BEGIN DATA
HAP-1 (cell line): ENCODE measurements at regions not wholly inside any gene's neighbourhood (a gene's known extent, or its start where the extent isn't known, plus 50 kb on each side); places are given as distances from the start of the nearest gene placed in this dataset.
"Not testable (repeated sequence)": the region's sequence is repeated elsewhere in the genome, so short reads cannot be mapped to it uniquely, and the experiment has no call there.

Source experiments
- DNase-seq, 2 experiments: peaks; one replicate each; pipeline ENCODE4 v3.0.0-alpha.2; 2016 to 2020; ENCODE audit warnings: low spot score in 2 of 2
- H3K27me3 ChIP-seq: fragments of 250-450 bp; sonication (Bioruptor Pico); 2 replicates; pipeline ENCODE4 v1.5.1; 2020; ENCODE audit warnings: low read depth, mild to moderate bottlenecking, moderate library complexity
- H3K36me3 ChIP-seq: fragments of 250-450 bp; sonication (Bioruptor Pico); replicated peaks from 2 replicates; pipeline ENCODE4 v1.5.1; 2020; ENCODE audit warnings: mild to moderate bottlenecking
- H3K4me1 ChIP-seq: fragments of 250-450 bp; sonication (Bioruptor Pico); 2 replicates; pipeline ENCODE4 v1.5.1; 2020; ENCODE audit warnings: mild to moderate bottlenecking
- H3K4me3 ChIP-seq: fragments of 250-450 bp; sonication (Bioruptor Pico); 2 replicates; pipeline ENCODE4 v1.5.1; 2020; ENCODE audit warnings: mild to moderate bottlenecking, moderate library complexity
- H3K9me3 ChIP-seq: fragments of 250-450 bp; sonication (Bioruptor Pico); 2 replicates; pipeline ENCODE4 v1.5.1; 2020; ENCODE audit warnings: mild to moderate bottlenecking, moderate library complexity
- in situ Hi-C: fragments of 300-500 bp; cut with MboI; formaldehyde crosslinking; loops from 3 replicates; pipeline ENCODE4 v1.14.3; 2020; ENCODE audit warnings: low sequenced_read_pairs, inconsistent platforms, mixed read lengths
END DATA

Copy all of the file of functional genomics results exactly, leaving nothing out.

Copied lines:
HAP-1 (cell line): ENCODE measurements at regions not wholly inside any gene's neighbourhood (a gene's known extent, or its start where the extent isn't known, plus 50 kb on each side); places are given as distances from the start of the nearest gene placed in this dataset.
"Not testable (repeated sequence)": the region's sequence is repeated elsewhere in the genome, so short reads cannot be mapped to it uniquely, and the experiment has no call there.

Source experiments
- DNase-seq, 2 experiments: peaks; one replicate each; pipeline ENCODE4 v3.0.0-alpha.2; 2016 to 2020; ENCODE audit warnings: low spot score in 2 of 2
- H3K27me3 ChIP-seq: fragments of 250-450 bp; sonication (Bioruptor Pico); 2 replicates; pipeline ENCODE4 v1.5.1; 2020; ENCODE audit warnings: low read depth, mild to moderate bottlenecking, moderate library complexity
- H3K36me3 ChIP-seq: fragments of 250-450 bp; sonication (Bioruptor Pico); replicated peaks from 2 replicates; pipeline ENCODE4 v1.5.1; 2020; ENCODE audit warnings: mild to moderate bottlenecking
- H3K4me1 ChIP-seq: fragments of 250-450 bp; sonication (Bioruptor Pico); 2 replicates; pipeline ENCODE4 v1.5.1; 2020; ENCODE audit warnings: mild to moderate bottlenecking
- H3K4me3 ChIP-seq: fragments of 250-450 bp; sonication (Bioruptor Pico); 2 replicates; pipeline ENCODE4 v1.5.1; 2020; ENCODE audit warnings: mild to moderate bottlenecking, moderate library complexity
- H3K9me3 ChIP-seq: fragments of 250-450 bp; sonication (Bioruptor Pico); 2 replicates; pipeline ENCODE4 v1.5.1; 2020; ENCODE audit warnings: mild to moderate bottlenecking, moderate library complexity
- in situ Hi-C: fragments of 300-500 bp; cut with MboI; formaldehyde crosslinking; loops from 3 replicates; pipeline ENCODE4 v1.14.3; 2020; ENCODE audit warnings: low sequenced_read_pairs, inconsistent platforms, mixed read lengths